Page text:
Meager economic growth and political fear-mongering aside, financial advisers shouldn't be overly concerned about the threat of a U.S. recession.
The financial market volatility that kicked off in earnest since the start of the year has triggered a steady drumbeat of fears that the U.S. economy is heading toward a recession, but market analysts and a lot of financial advisers says it's just noise.
“The markets are volatile and people are trying to explain that, and a pending recession is a logical explanation as long as you don't look at the underlying data,” said Jonathan Golub, chief equity strategist at RBC Capital Markets.
“If we were really heading toward a recession, you would see something in the markets much more severe that what we're seeing,” he added. “What you really have is the most important commodity in the world (oil) has gone from $145 a barrel down to $26, and that is incredibly destabilizing.”
The S&P 500 Index is down 4.3% from the start of the year on the kind of volatility that it hasn't seen in several years.
But part of what is driving up recession worries is the stubbornly slow recovery since the financial crisis.
Over the past 50 years, the U.S. economy has grown by an average of 3.5%, including paces of more than 4% during recovery periods.
But over the past seven years, the economy has been growing at around 2.25%, or about half of where it should be at this point in the cycle.
Benjamin Mandel, global strategist at JPMorgan Asset Management, called the financial market volatility both the symptom and the cause of an apparent increase in recession risk. But he added that he views that risk at only between 15% and 20% this year.
Among financial advisers, the talk of recession has been cropping up, but, like most market analysts, it is being gently tamped down.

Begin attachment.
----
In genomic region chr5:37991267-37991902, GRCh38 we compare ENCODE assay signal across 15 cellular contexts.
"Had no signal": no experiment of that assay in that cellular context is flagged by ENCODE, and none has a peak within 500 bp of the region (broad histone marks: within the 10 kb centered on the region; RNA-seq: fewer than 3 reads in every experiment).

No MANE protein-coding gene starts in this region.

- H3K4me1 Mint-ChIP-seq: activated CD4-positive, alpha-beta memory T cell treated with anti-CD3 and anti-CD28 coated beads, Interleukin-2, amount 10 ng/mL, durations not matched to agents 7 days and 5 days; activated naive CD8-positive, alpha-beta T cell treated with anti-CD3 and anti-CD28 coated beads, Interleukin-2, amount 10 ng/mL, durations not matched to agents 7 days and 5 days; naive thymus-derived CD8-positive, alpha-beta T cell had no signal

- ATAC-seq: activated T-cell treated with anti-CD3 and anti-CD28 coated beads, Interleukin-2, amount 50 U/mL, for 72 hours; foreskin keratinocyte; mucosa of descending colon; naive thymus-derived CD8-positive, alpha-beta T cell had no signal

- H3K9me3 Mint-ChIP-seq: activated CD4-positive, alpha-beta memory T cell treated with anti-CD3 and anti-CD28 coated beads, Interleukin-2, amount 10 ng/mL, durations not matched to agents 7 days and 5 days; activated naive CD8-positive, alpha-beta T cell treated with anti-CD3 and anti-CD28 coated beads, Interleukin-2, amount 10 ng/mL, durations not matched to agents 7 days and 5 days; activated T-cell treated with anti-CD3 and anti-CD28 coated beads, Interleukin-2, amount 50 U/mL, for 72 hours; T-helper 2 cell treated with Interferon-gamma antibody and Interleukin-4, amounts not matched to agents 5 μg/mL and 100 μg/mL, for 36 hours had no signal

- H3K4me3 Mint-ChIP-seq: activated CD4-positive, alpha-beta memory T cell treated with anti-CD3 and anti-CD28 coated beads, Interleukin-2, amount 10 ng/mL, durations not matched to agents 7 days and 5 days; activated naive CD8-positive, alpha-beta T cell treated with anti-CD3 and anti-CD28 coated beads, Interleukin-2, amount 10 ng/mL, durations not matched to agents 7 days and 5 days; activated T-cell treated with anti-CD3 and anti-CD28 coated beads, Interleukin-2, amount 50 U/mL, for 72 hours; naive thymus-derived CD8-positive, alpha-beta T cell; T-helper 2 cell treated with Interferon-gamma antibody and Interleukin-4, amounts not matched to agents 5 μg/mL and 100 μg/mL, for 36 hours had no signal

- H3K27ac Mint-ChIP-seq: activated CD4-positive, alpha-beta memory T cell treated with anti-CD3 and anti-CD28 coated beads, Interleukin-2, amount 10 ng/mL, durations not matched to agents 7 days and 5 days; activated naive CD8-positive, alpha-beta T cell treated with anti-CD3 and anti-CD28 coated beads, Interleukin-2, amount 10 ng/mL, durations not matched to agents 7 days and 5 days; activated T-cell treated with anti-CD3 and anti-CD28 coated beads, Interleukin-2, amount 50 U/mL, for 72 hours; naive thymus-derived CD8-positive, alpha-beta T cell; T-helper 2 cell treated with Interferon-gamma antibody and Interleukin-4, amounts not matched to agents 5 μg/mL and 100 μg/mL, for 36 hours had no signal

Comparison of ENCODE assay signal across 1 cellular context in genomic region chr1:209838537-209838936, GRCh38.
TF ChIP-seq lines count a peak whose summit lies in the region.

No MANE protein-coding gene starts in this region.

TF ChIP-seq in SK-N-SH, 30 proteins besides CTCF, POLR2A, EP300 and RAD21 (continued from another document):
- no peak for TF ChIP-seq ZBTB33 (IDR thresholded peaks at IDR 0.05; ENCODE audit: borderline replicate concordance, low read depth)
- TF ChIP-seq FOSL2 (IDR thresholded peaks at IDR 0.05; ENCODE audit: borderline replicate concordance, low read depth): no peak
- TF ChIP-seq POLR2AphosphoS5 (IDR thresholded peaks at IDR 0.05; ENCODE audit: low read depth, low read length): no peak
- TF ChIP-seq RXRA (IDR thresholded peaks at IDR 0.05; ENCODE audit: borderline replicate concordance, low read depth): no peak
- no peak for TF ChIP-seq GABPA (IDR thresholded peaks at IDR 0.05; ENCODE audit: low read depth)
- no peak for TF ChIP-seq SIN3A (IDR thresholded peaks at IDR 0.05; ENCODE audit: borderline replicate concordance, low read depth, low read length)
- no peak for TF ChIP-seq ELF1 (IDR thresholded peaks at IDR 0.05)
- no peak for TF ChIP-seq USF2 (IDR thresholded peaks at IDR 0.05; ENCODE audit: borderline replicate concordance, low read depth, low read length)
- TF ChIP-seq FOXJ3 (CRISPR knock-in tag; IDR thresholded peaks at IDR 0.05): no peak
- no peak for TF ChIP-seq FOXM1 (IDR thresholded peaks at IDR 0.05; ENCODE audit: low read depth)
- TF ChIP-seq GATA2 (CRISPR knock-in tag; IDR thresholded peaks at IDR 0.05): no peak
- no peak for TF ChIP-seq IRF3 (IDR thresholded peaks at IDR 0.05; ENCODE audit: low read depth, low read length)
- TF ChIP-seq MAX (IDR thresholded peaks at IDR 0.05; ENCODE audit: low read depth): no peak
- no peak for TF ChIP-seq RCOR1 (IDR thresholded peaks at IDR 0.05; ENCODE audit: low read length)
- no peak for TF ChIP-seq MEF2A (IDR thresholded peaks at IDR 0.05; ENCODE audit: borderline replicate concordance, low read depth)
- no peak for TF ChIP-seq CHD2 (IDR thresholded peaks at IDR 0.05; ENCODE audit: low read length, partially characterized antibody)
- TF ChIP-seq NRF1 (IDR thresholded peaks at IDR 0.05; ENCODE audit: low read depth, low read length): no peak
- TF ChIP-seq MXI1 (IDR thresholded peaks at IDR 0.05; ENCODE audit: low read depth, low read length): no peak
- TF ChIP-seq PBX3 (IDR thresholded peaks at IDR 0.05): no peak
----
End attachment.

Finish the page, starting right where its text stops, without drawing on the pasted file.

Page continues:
“It is just noise, because it's the political season and you have to make things dark and gloomy if you want to get elected,” said Kashif Ahmed, president of American Private Wealth.
Similar sentiment was echoed by Warren Buffett over the weekend, as part of his annual letter the Berkshire Hathaway shareholders.
Mr. Buffett advised against following the financial analysis of people who are solely interested in being elected as the next president.
Rose Swanger, principal at Advise Finance, said even though she has been hearing reports of “the R-word, I have yet to see it or believe it.”
“So far, what I have seen and read from various sources confirmed that the U.S. economy is not in that bad of shape, from the home prices, wages, jobs, and even consumer balance sheets,” she added. “Personally, I don't see the recession coming, but I do ask and warn of all my clients to buckle up for the near-term bumpy rides.”
According to Mr. Mandel of JPMorgan, the U.S. has weathered four recessions over the past 35 years, or roughly one every seven years.
“We believe that the current cycle is poised to be a relatively long one by historical standards, but recent tightening in financial conditions has pushed recession risk marginally above its long-run unconditional average,” he wrote in a report on Monday.
Fears of recession have started to crop up in conversations with clients, according to Thomas Balcom, founder of 1650 Wealth Management.
“Recession fears have certainly been a topic of discussion with many of our clients, and that's why we focus on incorporating investments such as structured notes that provide our clients with a hedge or level of protection during recessions and declines in the market,” he said. “With the recent volatility in the stock market, our clients are much more willing to give up some upside for more downside protection.”